Paula Chase, the author of So Done, Dough Boys, and Turning Point, explores betrayal, conformity, and forgiveness–and what it means to be family–in this stand-alone novel perfect for fans of Jason Reynolds, Rebecca Stead, and Ren�e Watson.

Marigold Johnson can’t wait to attend a special program at her family’s business, Flexx Unlimited, for teens who love fashion. But Mari quickly realizes that she’s out of place compared to the three other trainees–and one girl, Kara, seems to hate her on sight.

As tension builds and the stakes at the program get higher, Mari uncovers exactly why Kara’s been so spiteful. She also discovers some hard truths about herself and her family.

Paula Chase explores complex themes centering on friendships, family, and what it means to conform to fit in. Keeping It Real is also a powerful exploration of what happens when parents pick and choose what they shield their children from. Timely and memorable, Paula Chase’s character-driven story touches on creativity, art, fashion, and music. A great choice for the upper middle grade audience.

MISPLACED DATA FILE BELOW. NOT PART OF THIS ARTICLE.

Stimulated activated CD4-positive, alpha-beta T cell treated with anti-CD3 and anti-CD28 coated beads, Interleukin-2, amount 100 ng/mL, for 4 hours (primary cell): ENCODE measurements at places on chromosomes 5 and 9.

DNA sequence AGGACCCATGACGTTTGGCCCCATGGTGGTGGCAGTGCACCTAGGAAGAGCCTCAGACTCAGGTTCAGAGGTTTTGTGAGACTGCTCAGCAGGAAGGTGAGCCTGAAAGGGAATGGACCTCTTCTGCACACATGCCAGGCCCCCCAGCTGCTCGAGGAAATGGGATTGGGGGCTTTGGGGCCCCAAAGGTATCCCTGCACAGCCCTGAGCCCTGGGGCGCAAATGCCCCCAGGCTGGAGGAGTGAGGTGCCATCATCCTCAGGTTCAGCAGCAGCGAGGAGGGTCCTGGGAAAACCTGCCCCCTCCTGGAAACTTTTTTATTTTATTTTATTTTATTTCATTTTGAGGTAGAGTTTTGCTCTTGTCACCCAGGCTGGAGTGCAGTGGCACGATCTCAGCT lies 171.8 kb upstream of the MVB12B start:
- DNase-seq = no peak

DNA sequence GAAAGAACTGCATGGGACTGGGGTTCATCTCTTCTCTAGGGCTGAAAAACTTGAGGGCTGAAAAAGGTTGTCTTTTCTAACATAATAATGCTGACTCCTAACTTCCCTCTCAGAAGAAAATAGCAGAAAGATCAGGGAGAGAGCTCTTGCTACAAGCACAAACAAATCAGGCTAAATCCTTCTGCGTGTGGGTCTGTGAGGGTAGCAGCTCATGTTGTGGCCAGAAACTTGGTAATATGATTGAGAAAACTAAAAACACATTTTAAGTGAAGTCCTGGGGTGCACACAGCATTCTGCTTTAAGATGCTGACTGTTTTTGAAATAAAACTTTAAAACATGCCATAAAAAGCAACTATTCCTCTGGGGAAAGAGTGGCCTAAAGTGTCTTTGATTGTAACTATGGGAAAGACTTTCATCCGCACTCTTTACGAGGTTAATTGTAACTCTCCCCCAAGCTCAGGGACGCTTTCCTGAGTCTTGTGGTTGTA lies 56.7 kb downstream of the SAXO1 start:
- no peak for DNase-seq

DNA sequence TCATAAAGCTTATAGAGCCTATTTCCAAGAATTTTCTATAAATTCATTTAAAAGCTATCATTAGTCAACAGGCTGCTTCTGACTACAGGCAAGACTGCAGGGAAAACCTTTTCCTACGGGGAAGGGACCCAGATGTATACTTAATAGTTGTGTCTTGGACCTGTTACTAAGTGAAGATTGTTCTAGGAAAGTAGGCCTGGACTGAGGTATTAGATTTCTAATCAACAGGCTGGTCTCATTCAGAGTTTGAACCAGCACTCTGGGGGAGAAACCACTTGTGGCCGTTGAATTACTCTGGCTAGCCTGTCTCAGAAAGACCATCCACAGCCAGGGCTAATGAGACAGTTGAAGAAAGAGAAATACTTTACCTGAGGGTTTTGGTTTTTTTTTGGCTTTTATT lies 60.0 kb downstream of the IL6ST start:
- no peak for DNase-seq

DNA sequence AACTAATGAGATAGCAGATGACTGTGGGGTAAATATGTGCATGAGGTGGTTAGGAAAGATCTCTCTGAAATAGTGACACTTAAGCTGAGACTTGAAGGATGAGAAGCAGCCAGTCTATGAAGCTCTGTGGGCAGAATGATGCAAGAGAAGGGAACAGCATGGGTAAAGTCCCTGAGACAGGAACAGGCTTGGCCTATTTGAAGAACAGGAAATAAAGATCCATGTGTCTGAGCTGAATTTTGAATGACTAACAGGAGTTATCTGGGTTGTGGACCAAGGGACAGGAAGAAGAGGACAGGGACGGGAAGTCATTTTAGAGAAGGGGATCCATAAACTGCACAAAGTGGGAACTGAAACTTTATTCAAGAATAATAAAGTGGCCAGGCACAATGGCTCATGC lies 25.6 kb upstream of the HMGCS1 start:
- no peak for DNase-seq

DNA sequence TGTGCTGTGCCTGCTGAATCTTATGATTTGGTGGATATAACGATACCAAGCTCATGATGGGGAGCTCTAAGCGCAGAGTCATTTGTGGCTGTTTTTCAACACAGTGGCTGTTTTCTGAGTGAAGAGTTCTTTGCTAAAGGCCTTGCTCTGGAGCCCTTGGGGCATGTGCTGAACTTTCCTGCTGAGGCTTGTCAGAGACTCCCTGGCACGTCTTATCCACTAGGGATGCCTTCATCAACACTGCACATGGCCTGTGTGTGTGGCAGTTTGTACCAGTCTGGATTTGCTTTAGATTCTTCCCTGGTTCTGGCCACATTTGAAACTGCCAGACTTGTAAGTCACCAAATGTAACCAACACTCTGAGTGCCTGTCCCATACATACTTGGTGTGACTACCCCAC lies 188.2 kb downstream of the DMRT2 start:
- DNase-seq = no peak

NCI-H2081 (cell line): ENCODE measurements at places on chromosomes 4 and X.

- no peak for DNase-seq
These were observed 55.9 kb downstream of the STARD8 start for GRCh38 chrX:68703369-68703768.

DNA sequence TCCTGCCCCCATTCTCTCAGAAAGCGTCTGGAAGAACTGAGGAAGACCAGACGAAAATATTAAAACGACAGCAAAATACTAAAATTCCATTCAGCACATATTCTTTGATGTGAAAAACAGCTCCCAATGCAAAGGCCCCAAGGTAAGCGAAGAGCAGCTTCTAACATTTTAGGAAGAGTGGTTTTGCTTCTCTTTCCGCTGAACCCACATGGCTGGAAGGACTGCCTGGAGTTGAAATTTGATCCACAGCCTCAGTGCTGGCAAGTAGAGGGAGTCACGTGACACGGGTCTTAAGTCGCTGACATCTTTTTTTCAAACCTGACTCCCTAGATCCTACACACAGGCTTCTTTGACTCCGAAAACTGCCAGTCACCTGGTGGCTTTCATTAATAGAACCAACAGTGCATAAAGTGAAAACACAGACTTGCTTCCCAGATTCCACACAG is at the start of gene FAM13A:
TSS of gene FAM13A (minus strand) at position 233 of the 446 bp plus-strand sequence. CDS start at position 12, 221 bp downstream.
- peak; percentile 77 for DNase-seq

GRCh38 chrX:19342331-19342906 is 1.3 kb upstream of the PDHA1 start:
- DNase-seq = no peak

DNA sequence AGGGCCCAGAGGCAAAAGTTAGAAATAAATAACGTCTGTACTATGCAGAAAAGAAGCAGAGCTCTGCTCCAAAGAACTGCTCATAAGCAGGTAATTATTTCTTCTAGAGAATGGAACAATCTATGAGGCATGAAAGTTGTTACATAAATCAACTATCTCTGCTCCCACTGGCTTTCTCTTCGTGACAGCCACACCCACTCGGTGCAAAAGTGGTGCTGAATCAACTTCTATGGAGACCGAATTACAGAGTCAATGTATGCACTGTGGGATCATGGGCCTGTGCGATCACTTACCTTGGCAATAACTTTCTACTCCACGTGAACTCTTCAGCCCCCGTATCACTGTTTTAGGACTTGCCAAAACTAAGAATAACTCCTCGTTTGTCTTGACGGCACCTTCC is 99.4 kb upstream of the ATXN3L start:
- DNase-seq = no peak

You’ll want to check out other titles by Paula Chase for this age group as well.

Violets are Blue by Barbara Dee

Publisher’s Book Description: From the author of the acclaimed My Life in the Fish Tank and Maybe He Just Likes You comes a moving and relatable middle grade novel about secrets, family, and the power of forgiveness.

Twelve-year-old Wren loves makeup—special effect makeup, to be exact. When she is experimenting with new looks, Wren can create a different version of herself. A girl who isn’t in a sort-of-best friendship with someone who seems like she hates her. A girl whose parents aren’t divorced and doesn’t have to learn to like her new stepmom.